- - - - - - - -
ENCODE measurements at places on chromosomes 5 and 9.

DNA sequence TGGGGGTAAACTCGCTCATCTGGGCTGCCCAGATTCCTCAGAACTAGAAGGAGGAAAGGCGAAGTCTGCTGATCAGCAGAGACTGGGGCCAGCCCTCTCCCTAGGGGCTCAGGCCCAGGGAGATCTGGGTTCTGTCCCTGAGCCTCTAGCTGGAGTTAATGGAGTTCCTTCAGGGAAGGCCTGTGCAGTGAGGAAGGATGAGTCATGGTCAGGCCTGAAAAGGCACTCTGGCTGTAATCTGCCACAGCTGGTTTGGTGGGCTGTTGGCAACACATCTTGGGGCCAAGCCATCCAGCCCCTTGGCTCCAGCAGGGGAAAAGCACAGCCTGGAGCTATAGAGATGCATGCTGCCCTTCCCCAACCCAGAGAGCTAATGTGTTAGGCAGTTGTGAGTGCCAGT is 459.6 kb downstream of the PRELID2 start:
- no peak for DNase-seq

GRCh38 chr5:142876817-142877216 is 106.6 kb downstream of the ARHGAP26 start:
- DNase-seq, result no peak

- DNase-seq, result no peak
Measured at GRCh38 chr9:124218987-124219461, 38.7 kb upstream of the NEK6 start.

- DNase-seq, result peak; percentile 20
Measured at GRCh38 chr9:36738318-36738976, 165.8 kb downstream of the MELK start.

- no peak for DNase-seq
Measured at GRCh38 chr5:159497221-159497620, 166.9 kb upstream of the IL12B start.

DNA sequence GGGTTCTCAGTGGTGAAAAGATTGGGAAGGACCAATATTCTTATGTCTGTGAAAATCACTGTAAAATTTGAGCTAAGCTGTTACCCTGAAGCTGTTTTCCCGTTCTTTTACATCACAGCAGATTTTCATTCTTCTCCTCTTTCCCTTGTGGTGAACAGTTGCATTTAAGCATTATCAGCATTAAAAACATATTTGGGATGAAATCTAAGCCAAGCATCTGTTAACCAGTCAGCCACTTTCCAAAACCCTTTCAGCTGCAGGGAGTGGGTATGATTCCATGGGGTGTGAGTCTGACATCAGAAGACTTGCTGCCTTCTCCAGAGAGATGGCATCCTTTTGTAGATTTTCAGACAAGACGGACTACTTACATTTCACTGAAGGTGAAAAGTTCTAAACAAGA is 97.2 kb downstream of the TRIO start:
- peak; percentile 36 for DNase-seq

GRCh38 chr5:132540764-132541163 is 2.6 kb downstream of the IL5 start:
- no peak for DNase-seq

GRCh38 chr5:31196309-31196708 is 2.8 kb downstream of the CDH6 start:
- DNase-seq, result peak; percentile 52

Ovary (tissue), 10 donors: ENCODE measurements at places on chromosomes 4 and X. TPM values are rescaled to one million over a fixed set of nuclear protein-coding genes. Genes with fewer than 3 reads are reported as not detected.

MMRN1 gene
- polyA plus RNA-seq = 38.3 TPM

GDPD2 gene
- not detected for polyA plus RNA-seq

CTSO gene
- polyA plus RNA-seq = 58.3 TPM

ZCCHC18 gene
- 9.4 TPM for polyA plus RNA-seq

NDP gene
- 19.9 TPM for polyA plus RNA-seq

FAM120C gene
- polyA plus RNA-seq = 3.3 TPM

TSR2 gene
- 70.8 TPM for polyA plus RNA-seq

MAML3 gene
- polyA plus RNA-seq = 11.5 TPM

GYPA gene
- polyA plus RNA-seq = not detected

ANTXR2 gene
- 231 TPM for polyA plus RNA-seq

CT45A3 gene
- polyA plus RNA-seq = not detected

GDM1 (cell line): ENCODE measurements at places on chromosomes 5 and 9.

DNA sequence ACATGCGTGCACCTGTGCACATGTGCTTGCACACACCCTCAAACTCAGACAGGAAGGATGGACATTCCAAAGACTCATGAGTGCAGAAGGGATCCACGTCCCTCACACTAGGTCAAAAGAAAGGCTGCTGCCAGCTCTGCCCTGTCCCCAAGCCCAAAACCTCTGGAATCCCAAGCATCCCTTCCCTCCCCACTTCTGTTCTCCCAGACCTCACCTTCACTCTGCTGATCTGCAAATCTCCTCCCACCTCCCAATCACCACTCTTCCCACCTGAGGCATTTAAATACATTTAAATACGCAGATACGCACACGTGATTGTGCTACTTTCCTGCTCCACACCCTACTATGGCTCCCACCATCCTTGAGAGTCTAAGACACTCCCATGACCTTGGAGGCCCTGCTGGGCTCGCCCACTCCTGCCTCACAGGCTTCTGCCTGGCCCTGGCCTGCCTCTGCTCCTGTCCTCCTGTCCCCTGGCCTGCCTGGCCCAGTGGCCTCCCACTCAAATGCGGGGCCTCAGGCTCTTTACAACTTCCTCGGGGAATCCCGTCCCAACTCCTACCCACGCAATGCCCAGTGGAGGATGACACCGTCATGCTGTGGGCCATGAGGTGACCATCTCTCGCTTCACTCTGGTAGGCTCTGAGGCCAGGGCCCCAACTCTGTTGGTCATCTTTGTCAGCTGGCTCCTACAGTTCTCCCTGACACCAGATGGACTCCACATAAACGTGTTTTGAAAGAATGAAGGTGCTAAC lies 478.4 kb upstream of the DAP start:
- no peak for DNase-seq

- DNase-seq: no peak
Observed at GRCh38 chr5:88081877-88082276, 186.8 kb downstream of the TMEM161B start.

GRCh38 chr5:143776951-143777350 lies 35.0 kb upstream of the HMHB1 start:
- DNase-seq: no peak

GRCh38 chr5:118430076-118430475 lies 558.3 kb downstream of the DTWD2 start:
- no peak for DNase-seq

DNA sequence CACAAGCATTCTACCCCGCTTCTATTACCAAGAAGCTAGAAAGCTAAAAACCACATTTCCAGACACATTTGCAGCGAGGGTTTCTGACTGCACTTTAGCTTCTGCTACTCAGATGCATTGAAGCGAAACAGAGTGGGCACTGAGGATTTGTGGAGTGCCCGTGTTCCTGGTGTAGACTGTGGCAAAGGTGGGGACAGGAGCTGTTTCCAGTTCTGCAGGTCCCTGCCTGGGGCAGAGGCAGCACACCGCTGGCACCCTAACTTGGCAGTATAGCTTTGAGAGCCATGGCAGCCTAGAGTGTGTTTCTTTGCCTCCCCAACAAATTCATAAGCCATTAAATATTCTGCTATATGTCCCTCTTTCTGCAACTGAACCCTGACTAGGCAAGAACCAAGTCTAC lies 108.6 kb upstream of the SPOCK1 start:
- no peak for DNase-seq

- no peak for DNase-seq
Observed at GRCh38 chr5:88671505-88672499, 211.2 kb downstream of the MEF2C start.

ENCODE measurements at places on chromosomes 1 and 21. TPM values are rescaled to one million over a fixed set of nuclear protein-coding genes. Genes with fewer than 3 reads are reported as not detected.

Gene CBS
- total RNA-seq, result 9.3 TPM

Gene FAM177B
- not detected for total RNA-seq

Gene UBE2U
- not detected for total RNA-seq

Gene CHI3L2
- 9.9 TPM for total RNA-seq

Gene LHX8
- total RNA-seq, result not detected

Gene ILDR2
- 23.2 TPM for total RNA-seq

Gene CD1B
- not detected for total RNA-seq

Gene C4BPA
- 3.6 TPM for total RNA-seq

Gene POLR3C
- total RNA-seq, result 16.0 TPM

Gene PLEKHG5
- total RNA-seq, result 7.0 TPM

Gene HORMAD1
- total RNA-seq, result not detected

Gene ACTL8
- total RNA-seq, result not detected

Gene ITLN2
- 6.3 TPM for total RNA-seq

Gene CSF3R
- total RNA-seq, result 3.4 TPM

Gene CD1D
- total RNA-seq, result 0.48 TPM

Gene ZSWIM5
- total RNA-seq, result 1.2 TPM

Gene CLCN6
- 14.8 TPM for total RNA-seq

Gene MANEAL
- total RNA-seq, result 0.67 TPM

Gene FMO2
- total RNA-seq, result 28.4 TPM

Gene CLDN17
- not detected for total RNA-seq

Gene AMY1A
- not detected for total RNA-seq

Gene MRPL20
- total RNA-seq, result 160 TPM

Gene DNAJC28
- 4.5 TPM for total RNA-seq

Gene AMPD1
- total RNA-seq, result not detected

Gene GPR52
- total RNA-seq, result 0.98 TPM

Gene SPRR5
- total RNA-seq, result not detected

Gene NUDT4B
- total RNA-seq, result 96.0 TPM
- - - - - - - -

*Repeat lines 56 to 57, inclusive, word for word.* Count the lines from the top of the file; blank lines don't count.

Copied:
- total RNA-seq, result 9.3 TPM

Gene FAM177B